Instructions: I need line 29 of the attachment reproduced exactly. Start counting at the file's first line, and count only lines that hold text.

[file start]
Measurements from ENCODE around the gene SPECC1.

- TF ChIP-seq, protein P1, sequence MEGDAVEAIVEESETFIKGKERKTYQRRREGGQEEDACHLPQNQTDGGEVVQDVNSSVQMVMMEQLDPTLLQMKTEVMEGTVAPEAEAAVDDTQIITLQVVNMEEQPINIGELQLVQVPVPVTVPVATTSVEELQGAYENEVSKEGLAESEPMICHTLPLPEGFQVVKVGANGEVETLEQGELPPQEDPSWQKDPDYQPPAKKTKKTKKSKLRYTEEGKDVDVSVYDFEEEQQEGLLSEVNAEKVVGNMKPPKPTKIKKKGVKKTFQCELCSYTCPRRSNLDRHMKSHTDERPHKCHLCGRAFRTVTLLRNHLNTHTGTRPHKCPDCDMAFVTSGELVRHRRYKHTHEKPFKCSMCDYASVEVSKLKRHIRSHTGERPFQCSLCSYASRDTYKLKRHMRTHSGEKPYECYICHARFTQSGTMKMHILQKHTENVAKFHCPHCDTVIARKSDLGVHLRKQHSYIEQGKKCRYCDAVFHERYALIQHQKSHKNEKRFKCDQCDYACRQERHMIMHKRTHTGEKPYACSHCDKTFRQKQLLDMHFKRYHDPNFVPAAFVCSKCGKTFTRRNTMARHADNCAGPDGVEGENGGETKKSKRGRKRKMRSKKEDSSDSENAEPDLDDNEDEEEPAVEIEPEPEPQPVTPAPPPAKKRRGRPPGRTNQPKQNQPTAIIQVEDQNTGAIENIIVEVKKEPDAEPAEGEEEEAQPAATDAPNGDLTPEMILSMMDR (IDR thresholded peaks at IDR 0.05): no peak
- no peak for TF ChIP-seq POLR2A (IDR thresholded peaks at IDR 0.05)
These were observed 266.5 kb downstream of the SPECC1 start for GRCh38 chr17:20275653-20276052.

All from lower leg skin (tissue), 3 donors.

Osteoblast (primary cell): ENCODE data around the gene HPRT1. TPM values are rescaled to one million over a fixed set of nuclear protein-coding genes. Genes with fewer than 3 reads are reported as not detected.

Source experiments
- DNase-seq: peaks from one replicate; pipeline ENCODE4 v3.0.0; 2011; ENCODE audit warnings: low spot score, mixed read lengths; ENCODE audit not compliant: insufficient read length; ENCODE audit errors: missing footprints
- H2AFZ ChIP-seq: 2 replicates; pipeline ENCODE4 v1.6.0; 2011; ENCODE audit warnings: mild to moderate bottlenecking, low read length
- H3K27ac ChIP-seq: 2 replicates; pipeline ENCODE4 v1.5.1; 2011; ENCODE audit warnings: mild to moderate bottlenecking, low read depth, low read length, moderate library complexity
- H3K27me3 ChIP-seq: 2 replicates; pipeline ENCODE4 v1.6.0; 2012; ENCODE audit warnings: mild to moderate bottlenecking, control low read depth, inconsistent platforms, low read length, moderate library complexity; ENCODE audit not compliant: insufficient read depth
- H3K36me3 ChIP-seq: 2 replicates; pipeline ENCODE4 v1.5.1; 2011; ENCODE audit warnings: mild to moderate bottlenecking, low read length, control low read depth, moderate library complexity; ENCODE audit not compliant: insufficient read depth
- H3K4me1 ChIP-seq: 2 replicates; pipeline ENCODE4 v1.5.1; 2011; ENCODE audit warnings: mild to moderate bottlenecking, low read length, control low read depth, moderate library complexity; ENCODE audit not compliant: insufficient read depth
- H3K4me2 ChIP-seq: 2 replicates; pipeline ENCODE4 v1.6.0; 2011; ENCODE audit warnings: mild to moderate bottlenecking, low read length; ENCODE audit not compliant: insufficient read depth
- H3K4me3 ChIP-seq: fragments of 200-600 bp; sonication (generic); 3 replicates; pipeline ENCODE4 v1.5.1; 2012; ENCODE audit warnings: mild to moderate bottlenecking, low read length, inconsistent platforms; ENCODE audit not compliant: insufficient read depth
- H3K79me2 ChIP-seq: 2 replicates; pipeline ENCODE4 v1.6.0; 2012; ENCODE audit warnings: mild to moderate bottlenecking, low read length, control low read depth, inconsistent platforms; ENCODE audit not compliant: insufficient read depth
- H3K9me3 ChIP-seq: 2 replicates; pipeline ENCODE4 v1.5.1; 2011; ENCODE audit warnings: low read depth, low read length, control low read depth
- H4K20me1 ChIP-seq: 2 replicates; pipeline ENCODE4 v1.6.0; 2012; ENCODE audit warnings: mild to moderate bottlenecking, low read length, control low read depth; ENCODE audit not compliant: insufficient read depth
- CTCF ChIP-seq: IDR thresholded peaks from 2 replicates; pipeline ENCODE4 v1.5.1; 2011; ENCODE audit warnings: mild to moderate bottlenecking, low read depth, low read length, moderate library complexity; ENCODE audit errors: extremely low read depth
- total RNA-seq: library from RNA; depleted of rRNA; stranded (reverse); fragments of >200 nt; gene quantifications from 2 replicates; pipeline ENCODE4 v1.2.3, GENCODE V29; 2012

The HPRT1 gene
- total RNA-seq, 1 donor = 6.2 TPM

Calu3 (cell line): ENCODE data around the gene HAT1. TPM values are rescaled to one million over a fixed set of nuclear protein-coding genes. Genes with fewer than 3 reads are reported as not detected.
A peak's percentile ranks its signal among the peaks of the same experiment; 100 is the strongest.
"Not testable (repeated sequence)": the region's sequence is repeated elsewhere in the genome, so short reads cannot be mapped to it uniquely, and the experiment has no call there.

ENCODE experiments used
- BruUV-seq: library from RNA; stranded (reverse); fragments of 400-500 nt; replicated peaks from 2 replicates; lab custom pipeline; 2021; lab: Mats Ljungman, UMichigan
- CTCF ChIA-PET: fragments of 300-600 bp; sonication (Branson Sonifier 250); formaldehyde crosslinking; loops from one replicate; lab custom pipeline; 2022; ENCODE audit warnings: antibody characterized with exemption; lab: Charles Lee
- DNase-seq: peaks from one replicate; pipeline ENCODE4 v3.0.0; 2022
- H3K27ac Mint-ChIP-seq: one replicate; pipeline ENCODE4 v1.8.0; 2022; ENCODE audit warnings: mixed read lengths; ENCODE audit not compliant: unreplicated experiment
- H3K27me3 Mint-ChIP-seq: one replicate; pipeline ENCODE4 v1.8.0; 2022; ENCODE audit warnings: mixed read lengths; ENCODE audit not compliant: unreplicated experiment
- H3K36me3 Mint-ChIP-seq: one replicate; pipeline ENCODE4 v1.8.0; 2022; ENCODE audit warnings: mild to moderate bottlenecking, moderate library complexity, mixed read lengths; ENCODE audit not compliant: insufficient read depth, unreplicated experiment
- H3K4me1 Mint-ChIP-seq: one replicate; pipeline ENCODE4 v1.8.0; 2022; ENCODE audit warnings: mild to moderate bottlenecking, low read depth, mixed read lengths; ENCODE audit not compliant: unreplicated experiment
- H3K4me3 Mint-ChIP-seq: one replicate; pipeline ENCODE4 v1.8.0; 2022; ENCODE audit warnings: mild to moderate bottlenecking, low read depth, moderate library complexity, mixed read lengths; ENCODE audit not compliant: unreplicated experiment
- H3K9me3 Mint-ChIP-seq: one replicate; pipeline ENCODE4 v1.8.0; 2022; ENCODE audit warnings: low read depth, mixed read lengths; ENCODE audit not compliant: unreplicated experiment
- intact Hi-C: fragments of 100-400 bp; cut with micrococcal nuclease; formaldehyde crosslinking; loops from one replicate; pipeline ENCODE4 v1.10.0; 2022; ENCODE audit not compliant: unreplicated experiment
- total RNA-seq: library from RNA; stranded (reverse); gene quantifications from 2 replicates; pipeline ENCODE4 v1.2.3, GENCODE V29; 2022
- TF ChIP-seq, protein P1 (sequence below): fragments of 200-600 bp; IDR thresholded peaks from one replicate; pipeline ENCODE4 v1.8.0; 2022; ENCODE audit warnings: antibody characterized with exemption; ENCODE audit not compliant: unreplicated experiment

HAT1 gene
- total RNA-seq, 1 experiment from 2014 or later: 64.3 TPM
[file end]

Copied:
- DNase-seq: peaks from one replicate; pipeline ENCODE4 v3.0.0; 2022